According to a recent remote work survey from Slack, almost 60 percent of Australians are considering moving to a new role within the next 12 months.
A disconnect between employees, managers, and executives is blamed for this global trend, with 44 percent of executives hoping to return to the office full-time compared with just 17 percent of lower-level employees.
Almost one-third of Australian workers say that they would like to work whenever, wherever, with no restraints whatsoever on their schedule — higher than any other market.
This all suggests that unless remote or hybrid work is accommodated, we are indeed on the brink of a ‘great resignation’, leaving today’s executives and leaders with some tough decisions to make.
Worryingly, two-thirds of executives report that they are designing post-pandemic work policies with little to no direct input from employees.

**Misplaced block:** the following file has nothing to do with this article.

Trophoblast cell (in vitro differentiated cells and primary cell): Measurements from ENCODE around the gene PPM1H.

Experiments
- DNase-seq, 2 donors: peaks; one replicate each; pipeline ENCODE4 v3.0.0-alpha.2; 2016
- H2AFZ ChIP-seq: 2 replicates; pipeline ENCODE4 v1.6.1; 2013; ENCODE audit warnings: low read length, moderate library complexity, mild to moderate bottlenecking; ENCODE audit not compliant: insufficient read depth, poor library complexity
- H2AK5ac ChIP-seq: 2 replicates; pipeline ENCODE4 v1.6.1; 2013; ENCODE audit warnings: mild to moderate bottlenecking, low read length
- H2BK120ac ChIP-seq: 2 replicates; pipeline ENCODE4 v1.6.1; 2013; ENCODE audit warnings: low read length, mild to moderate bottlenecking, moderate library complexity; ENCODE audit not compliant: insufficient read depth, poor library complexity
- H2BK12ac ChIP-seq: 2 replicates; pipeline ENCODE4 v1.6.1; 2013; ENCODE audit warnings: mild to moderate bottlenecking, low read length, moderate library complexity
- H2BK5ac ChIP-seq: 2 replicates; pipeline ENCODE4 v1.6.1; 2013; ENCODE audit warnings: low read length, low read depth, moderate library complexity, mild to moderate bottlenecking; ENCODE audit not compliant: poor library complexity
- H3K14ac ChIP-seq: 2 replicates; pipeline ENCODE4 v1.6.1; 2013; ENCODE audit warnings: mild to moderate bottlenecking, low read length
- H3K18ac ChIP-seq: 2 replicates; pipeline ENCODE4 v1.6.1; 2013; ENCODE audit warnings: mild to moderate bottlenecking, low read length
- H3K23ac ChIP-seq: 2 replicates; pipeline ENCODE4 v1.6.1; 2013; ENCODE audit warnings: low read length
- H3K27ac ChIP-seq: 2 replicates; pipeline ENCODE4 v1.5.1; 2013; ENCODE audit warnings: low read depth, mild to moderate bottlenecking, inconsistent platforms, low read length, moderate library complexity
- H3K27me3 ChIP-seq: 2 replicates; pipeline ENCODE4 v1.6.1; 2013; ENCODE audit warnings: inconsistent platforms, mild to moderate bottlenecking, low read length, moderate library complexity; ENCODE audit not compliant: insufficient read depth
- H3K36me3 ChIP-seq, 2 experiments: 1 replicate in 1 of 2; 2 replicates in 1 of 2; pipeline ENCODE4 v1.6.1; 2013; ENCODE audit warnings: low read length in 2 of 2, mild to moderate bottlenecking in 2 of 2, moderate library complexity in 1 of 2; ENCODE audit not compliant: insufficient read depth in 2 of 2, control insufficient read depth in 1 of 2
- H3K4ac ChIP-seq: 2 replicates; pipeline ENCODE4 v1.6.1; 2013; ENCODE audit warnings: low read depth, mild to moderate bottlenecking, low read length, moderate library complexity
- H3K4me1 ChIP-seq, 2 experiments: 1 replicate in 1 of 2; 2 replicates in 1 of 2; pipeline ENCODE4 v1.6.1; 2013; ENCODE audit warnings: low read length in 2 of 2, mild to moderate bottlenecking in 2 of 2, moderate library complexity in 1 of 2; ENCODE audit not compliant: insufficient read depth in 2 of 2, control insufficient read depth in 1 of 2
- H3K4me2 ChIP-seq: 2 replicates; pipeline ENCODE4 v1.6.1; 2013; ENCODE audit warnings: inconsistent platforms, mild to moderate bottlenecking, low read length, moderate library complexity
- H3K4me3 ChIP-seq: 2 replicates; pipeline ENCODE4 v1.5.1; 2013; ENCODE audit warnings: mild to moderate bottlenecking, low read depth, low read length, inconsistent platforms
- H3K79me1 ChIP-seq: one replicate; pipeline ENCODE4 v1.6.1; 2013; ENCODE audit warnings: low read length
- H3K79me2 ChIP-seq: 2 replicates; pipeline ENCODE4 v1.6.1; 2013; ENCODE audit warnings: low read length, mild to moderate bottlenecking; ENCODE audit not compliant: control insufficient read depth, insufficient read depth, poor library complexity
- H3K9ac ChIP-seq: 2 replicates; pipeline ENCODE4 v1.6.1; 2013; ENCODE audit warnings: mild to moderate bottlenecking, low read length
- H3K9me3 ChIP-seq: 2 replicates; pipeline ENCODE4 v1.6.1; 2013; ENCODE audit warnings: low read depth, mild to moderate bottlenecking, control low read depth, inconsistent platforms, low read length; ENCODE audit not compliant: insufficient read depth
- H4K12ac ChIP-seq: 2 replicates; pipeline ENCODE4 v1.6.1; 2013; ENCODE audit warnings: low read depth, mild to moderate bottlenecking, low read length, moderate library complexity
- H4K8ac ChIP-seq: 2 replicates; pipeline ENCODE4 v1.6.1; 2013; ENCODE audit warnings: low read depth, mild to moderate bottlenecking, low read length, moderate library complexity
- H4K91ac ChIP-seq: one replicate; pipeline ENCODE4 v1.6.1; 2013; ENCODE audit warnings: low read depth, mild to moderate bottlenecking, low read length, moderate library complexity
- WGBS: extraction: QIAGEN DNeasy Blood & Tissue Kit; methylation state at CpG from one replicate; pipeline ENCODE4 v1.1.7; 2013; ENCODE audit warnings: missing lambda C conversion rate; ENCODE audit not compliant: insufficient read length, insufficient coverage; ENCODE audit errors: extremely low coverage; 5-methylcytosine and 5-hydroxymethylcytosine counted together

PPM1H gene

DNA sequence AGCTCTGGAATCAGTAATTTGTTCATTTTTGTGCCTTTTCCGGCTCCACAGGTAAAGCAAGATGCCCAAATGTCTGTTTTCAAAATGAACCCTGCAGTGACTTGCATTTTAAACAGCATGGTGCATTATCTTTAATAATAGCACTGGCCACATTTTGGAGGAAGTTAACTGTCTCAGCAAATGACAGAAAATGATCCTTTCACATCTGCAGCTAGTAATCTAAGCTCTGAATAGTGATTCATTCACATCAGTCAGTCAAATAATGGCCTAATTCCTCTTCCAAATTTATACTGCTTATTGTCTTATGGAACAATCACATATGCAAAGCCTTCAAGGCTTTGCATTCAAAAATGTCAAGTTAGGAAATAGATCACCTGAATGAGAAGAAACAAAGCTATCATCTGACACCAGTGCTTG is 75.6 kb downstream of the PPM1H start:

In the ongoing war for talent, one that has been exacerbated by the pandemic and the growing openness to tapping global talent pools, leaders can hardly afford not to offer people some form of flexibility. Survey respondents with schedule flexibility feel over 6-times better about their work-related stress, and 3-times better about their work-life balance.
As such, it’s a question of how to accommodate remote work without compromising sustained performance.
As I wrote in an open letter to Deloitte Australia’s CEO Adam Powick several months ago, building effective and fulfilling remote workplaces relies on the following factors.
Doing so sets organizations up to win the war for talent by offering flexible work, but empowers talent to do their best work both now and long into the future.
Steve Glaveski is on a mission to unlock your potential to do your best work and live your best life. He is the founder of innovation accelerator, Collective Campus, author of several books, including Employee to Entrepreneur and Time Rich, and productivity contributor for Harvard Business Review. He’s a chronic autodidact and is into everything from 80s metal and high-intensity workouts to attempting to surf and hold a warrior three pose.